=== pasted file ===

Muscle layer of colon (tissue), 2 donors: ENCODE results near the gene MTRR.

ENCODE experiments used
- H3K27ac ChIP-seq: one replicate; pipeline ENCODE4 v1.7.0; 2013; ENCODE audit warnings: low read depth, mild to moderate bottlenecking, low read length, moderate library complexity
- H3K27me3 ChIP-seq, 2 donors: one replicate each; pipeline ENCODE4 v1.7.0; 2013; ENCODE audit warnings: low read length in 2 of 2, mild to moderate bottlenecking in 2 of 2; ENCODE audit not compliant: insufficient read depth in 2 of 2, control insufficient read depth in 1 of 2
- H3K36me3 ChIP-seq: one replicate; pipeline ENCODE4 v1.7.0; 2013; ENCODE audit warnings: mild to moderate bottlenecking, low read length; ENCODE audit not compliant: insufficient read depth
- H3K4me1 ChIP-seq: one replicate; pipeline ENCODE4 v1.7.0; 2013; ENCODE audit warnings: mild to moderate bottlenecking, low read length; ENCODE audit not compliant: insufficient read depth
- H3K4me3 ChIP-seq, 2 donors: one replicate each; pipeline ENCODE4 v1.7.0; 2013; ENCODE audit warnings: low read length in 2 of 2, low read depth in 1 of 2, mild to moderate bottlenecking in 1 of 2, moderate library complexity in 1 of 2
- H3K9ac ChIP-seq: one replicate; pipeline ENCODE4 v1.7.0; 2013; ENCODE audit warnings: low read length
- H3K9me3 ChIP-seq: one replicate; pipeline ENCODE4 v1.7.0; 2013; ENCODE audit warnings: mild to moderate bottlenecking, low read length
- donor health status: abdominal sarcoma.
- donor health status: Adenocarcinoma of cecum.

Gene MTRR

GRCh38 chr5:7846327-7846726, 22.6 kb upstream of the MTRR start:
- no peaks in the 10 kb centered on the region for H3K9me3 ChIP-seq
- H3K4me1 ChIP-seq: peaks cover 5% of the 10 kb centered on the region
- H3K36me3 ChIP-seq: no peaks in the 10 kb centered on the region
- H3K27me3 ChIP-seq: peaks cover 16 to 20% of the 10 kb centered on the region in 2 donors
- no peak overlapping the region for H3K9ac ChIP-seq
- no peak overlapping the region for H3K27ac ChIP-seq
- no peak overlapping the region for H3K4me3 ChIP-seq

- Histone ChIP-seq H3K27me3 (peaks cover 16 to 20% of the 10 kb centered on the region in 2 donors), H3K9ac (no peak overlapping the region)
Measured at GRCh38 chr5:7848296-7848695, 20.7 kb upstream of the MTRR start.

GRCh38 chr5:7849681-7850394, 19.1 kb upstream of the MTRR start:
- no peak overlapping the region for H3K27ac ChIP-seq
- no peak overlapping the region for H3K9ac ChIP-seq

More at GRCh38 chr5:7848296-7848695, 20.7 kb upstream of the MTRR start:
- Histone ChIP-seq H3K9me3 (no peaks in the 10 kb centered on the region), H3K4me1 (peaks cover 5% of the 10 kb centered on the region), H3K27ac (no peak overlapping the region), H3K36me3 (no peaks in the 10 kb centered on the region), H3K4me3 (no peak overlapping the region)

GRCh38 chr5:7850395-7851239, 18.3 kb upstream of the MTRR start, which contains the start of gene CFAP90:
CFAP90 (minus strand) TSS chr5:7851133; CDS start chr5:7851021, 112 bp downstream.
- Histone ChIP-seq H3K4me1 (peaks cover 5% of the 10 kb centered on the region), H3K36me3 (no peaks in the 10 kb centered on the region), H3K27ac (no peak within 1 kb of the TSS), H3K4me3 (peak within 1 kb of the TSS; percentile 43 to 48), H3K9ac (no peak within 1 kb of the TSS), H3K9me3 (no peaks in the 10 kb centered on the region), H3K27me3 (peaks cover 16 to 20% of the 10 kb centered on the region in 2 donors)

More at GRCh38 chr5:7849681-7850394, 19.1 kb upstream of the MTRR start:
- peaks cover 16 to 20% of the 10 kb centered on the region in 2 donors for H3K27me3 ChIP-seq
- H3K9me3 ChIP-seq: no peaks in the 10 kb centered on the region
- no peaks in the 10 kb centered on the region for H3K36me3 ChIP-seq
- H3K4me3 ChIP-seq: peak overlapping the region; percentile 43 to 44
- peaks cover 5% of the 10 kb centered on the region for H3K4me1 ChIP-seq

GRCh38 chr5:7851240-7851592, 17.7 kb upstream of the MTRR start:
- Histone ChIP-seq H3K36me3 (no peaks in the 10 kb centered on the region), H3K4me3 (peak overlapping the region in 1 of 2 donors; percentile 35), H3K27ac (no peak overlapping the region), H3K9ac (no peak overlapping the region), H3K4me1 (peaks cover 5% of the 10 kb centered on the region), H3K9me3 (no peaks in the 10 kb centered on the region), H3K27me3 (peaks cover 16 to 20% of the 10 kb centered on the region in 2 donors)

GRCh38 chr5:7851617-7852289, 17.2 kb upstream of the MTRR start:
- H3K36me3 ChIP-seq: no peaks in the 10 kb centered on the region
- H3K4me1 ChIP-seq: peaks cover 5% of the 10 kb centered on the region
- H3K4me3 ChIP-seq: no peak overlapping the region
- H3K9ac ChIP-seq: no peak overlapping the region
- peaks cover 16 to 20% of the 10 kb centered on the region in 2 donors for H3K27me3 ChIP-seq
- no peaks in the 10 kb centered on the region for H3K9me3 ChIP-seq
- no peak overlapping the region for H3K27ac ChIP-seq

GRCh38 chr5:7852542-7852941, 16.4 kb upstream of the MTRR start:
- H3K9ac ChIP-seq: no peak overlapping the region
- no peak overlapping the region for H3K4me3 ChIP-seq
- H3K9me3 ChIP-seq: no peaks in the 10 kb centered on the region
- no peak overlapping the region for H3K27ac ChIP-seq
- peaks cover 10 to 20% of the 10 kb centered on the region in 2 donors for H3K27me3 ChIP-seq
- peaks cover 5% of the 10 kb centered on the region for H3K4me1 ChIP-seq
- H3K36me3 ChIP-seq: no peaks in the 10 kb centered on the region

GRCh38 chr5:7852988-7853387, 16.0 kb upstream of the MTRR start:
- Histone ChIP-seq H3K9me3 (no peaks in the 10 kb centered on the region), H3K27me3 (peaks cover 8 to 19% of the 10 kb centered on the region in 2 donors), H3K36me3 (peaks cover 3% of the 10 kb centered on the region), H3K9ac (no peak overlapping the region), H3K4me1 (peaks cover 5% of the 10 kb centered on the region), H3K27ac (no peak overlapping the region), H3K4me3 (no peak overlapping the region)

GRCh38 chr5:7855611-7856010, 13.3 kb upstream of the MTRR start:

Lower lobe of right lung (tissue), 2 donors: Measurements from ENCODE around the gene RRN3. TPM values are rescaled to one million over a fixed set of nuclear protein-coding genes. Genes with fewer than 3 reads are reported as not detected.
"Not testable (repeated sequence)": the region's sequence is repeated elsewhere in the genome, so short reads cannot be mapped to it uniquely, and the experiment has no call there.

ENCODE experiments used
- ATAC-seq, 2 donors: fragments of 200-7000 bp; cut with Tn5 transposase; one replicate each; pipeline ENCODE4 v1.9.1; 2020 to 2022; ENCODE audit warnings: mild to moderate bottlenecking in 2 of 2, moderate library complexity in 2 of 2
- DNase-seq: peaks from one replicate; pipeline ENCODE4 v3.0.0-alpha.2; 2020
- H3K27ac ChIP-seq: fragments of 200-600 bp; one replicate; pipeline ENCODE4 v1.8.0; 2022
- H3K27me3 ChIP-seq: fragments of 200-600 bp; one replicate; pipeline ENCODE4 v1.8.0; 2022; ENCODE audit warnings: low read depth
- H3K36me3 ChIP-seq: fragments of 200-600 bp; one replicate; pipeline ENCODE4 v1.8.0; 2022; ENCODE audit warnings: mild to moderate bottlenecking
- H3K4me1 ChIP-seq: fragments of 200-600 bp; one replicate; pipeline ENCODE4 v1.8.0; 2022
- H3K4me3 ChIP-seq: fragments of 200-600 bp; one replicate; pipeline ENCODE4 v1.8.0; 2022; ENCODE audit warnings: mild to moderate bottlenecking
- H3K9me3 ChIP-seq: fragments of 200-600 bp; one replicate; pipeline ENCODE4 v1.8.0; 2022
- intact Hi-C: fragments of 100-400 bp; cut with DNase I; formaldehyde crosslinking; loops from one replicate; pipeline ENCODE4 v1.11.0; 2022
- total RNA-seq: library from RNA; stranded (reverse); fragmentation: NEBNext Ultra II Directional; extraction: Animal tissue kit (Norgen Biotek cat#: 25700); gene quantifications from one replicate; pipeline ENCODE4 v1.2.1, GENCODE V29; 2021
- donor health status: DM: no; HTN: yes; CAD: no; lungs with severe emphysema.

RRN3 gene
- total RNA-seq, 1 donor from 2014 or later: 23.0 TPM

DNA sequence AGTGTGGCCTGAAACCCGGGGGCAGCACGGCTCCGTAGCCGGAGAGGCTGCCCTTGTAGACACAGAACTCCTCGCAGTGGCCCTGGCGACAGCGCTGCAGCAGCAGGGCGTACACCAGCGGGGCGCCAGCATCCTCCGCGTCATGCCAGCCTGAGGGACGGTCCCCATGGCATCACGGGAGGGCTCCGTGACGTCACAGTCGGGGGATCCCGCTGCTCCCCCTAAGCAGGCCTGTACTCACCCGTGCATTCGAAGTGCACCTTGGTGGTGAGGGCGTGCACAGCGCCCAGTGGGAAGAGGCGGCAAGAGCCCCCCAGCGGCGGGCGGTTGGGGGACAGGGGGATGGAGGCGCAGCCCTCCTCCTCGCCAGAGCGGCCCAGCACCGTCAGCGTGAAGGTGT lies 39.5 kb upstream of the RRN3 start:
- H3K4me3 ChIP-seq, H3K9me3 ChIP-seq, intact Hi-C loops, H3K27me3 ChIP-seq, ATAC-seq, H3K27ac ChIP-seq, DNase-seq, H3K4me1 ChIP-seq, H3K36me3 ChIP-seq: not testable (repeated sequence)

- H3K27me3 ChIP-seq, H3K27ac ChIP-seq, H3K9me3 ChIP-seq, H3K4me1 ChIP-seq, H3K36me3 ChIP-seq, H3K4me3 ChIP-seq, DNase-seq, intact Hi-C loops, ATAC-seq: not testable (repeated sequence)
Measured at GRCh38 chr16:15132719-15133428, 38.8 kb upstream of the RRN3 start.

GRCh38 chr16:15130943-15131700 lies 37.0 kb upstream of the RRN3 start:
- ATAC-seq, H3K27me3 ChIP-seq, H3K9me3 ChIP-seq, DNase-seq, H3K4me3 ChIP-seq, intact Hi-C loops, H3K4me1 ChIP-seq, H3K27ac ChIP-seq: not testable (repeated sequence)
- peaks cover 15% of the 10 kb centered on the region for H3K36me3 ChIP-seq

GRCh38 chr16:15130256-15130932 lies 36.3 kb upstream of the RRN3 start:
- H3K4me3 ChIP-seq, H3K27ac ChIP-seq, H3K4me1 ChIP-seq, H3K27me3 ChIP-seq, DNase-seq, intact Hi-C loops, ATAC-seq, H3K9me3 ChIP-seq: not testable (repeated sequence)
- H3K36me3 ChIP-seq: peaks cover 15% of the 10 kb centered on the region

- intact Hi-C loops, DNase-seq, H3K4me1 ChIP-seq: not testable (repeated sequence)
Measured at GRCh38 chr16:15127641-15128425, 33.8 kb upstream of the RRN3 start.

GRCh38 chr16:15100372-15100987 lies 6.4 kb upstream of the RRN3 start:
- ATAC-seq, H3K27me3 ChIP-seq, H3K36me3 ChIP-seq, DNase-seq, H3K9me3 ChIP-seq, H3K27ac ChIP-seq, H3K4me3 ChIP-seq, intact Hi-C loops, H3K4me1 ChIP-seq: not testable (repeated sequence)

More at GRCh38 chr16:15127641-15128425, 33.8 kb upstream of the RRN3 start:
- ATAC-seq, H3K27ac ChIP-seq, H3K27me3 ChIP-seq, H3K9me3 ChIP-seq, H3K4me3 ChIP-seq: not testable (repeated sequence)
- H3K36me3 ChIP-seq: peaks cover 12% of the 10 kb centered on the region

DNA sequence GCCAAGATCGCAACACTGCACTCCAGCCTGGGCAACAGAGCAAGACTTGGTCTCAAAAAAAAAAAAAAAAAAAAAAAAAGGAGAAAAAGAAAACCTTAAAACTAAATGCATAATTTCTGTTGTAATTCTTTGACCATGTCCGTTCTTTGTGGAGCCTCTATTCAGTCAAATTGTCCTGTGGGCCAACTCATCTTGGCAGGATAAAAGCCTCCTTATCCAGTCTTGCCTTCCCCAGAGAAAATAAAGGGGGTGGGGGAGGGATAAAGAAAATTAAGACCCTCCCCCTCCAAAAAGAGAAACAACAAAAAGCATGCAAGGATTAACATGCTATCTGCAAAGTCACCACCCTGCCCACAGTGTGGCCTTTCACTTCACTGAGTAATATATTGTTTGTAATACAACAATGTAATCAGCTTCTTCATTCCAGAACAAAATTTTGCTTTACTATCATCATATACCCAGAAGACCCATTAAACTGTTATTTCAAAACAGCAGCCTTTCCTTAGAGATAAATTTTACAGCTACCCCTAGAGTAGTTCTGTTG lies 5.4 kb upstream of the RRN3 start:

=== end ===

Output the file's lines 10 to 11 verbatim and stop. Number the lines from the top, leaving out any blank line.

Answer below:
- donor health status: abdominal sarcoma.
- donor health status: Adenocarcinoma of cecum.